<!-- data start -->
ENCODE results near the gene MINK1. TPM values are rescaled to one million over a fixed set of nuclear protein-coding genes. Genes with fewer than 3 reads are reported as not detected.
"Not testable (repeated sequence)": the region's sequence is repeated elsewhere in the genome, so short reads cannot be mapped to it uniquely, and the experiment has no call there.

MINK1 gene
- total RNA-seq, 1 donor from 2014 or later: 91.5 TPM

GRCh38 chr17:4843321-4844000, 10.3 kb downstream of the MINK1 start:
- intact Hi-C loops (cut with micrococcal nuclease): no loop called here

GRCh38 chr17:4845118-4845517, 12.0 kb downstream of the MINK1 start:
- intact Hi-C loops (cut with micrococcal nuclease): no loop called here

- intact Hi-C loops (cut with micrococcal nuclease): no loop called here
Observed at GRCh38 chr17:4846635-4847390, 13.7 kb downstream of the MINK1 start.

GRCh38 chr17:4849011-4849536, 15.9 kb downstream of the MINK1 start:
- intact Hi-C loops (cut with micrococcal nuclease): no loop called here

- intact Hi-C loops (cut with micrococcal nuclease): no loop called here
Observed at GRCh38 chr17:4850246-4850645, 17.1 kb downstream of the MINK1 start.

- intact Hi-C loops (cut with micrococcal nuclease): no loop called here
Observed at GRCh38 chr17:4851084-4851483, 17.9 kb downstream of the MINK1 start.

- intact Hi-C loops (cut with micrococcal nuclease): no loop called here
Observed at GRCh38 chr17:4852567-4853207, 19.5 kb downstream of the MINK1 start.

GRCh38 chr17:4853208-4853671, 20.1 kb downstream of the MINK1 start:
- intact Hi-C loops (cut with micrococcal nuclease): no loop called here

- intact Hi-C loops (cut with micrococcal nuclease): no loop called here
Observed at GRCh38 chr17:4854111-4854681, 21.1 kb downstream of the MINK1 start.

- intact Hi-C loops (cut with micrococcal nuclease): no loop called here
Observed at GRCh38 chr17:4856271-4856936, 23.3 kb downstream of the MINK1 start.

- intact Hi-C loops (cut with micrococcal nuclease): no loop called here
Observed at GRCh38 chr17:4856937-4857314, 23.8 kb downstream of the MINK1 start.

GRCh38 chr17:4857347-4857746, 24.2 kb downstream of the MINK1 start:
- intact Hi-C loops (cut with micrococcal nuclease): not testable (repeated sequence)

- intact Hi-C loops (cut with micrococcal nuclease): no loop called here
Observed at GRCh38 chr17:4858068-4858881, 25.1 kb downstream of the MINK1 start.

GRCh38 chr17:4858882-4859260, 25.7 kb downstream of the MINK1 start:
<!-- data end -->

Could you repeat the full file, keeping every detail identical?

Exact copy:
ENCODE results near the gene MINK1. TPM values are rescaled to one million over a fixed set of nuclear protein-coding genes. Genes with fewer than 3 reads are reported as not detected.
"Not testable (repeated sequence)": the region's sequence is repeated elsewhere in the genome, so short reads cannot be mapped to it uniquely, and the experiment has no call there.

MINK1 gene
- total RNA-seq, 1 donor from 2014 or later: 91.5 TPM

GRCh38 chr17:4843321-4844000, 10.3 kb downstream of the MINK1 start:
- intact Hi-C loops (cut with micrococcal nuclease): no loop called here

GRCh38 chr17:4845118-4845517, 12.0 kb downstream of the MINK1 start:
- intact Hi-C loops (cut with micrococcal nuclease): no loop called here

- intact Hi-C loops (cut with micrococcal nuclease): no loop called here
Observed at GRCh38 chr17:4846635-4847390, 13.7 kb downstream of the MINK1 start.

GRCh38 chr17:4849011-4849536, 15.9 kb downstream of the MINK1 start:
- intact Hi-C loops (cut with micrococcal nuclease): no loop called here

- intact Hi-C loops (cut with micrococcal nuclease): no loop called here
Observed at GRCh38 chr17:4850246-4850645, 17.1 kb downstream of the MINK1 start.

- intact Hi-C loops (cut with micrococcal nuclease): no loop called here
Observed at GRCh38 chr17:4851084-4851483, 17.9 kb downstream of the MINK1 start.

- intact Hi-C loops (cut with micrococcal nuclease): no loop called here
Observed at GRCh38 chr17:4852567-4853207, 19.5 kb downstream of the MINK1 start.

GRCh38 chr17:4853208-4853671, 20.1 kb downstream of the MINK1 start:
- intact Hi-C loops (cut with micrococcal nuclease): no loop called here

- intact Hi-C loops (cut with micrococcal nuclease): no loop called here
Observed at GRCh38 chr17:4854111-4854681, 21.1 kb downstream of the MINK1 start.

- intact Hi-C loops (cut with micrococcal nuclease): no loop called here
Observed at GRCh38 chr17:4856271-4856936, 23.3 kb downstream of the MINK1 start.

- intact Hi-C loops (cut with micrococcal nuclease): no loop called here
Observed at GRCh38 chr17:4856937-4857314, 23.8 kb downstream of the MINK1 start.

GRCh38 chr17:4857347-4857746, 24.2 kb downstream of the MINK1 start:
- intact Hi-C loops (cut with micrococcal nuclease): not testable (repeated sequence)

- intact Hi-C loops (cut with micrococcal nuclease): no loop called here
Observed at GRCh38 chr17:4858068-4858881, 25.1 kb downstream of the MINK1 start.

GRCh38 chr17:4858882-4859260, 25.7 kb downstream of the MINK1 start: